Skip directly to local search Skip directly to A to Z list Skip directly to navigation Skip directly to site content Skip directly to page options
CDC Home


A Program for Physicians

NOTE: This page is archived for historical purposes and is no longer being maintained or updated.

Slides 51 to 55

Index of Occupational Dermatoses Slides

Slide 51 - Ultraviolet cured processes

SLIDE 51 - Ultraviolet cured processes
The technology of using ultraviolet light sensitive chemicals is relatively new in creating templates for printing. It is also being used in the manufacture of certain printing inks and in dentistry. Various acrylates have been the sensitizers in this process.

Slide 52 - Photosensitivity

SLIDE 52 - Photosensitivity
Many chemicals need light to activate and produce the complete phototoxin or photoallergen. The furocoumarins in limes produced this vesicular phototoxic dermatitis in a bartender who squeezed limes all afternoon in direct sun.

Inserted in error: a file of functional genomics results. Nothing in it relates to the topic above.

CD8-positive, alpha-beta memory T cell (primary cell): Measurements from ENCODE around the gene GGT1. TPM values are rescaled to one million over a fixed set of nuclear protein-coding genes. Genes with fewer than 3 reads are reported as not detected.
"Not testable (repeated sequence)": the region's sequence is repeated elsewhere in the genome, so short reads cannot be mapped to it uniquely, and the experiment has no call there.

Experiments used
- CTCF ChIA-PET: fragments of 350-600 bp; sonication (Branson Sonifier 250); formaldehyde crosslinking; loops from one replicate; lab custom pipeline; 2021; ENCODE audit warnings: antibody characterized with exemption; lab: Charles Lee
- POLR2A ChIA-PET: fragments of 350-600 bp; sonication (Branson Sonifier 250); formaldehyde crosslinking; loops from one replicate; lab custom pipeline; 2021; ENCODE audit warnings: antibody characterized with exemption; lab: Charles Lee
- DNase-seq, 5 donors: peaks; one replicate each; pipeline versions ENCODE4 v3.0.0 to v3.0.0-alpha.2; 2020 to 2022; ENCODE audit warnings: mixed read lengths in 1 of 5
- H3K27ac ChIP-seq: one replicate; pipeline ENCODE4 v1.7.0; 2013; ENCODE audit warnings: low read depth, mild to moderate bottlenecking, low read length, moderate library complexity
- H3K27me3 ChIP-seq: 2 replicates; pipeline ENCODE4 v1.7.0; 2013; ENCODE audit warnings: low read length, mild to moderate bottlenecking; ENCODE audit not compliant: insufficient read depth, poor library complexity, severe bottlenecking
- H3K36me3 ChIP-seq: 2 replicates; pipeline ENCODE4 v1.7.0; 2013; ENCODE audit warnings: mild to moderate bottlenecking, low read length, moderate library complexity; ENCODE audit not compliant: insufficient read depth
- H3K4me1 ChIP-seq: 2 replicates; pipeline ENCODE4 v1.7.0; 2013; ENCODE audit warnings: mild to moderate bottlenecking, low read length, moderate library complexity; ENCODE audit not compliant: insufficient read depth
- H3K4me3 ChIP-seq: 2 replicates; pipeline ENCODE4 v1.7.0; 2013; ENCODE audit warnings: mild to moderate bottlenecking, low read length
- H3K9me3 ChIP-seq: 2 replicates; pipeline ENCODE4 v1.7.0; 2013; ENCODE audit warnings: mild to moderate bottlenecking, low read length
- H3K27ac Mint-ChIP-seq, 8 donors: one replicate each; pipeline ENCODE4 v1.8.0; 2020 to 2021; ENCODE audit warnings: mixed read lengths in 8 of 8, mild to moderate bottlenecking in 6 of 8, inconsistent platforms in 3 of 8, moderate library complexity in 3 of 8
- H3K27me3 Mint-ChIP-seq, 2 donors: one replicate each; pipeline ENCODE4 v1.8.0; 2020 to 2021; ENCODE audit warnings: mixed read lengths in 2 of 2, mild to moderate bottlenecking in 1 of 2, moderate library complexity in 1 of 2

Slide 53 - Contact urticaria - Latex Rubber

SLIDE 53 - Contact urticaria - Latex Rubber
Contact urticaria is an important manifestation of natural rubber latex allergy. Workers exposed to latex gloves and other products containing natural rubber latex may develop allergic reactions such as skin rashes; hives (contact urticaria); nasal eye or sinus symptoms; asthma; and (rarely) shock.

Slide 54 - Contact urticaria - Raw Fish

SLIDE 54 - Contact urticaria - Raw Fish
A person who developed immediate clinical contact urticaria demonstrates a positive provocative open epicutaneous patch test to fish. The observation time to read the test is shortly after application, as opposed to the two to four day interval between testing and reading in delayed hypersensitivity contact dermatitis.

Slide 55 - Tar and sunlight hyperpigmentation

SLIDE 55 - Tar and sunlight hyperpigmentation
Chronic exposure to tar and sunlight caused the marked hyperpigmentation in this Caucasian pipeline worker. The occupational photosensitizing chemicals most well the action spectrum lies in the long wave ultraviolet and visible light. Such derivatives include anthracene, phenanthrene, creosote and certain dyes. Coal tar products are used in roofing, pipeline and road construction, wood preservation and may other processes.



Contact Us: The U.S. Government's Official Web PortalDepartment of Health and Human Services
Centers for Disease Control and Prevention   1600 Clifton Road Atlanta, GA 30329-4027, USA
800-CDC-INFO (800-232-4636) TTY: (888) 232-6348 - Contact CDC–INFO